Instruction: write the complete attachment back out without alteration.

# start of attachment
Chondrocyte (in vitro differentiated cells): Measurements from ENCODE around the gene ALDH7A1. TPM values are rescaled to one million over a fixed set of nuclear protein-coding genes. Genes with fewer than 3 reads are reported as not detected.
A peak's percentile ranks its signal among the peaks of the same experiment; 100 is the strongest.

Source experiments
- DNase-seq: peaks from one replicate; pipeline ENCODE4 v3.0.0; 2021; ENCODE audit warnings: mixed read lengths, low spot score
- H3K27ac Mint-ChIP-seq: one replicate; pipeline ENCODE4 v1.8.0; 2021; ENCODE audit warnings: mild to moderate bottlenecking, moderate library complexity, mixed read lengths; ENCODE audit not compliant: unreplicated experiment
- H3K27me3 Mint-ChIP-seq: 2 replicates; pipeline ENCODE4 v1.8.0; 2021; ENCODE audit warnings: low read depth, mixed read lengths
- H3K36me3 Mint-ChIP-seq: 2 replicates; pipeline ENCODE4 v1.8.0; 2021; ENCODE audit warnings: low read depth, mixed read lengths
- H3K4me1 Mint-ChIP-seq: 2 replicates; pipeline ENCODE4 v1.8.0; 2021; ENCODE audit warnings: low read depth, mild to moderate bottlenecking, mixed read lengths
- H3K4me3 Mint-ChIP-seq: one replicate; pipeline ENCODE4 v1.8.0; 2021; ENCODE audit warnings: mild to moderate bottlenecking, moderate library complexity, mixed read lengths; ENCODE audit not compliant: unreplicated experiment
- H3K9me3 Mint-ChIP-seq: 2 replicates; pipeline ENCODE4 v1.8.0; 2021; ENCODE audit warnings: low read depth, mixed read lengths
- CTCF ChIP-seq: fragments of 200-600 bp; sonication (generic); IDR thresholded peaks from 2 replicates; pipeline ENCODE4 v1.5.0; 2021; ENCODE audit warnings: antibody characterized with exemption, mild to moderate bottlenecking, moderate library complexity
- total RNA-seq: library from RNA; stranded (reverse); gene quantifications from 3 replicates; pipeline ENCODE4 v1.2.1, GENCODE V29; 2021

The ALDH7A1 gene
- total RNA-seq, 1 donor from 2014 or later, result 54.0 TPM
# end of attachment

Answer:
Chondrocyte (in vitro differentiated cells): Measurements from ENCODE around the gene ALDH7A1. TPM values are rescaled to one million over a fixed set of nuclear protein-coding genes. Genes with fewer than 3 reads are reported as not detected.
A peak's percentile ranks its signal among the peaks of the same experiment; 100 is the strongest.

Source experiments
- DNase-seq: peaks from one replicate; pipeline ENCODE4 v3.0.0; 2021; ENCODE audit warnings: mixed read lengths, low spot score
- H3K27ac Mint-ChIP-seq: one replicate; pipeline ENCODE4 v1.8.0; 2021; ENCODE audit warnings: mild to moderate bottlenecking, moderate library complexity, mixed read lengths; ENCODE audit not compliant: unreplicated experiment
- H3K27me3 Mint-ChIP-seq: 2 replicates; pipeline ENCODE4 v1.8.0; 2021; ENCODE audit warnings: low read depth, mixed read lengths
- H3K36me3 Mint-ChIP-seq: 2 replicates; pipeline ENCODE4 v1.8.0; 2021; ENCODE audit warnings: low read depth, mixed read lengths
- H3K4me1 Mint-ChIP-seq: 2 replicates; pipeline ENCODE4 v1.8.0; 2021; ENCODE audit warnings: low read depth, mild to moderate bottlenecking, mixed read lengths
- H3K4me3 Mint-ChIP-seq: one replicate; pipeline ENCODE4 v1.8.0; 2021; ENCODE audit warnings: mild to moderate bottlenecking, moderate library complexity, mixed read lengths; ENCODE audit not compliant: unreplicated experiment
- H3K9me3 Mint-ChIP-seq: 2 replicates; pipeline ENCODE4 v1.8.0; 2021; ENCODE audit warnings: low read depth, mixed read lengths
- CTCF ChIP-seq: fragments of 200-600 bp; sonication (generic); IDR thresholded peaks from 2 replicates; pipeline ENCODE4 v1.5.0; 2021; ENCODE audit warnings: antibody characterized with exemption, mild to moderate bottlenecking, moderate library complexity
- total RNA-seq: library from RNA; stranded (reverse); gene quantifications from 3 replicates; pipeline ENCODE4 v1.2.1, GENCODE V29; 2021

The ALDH7A1 gene
- total RNA-seq, 1 donor from 2014 or later, result 54.0 TPM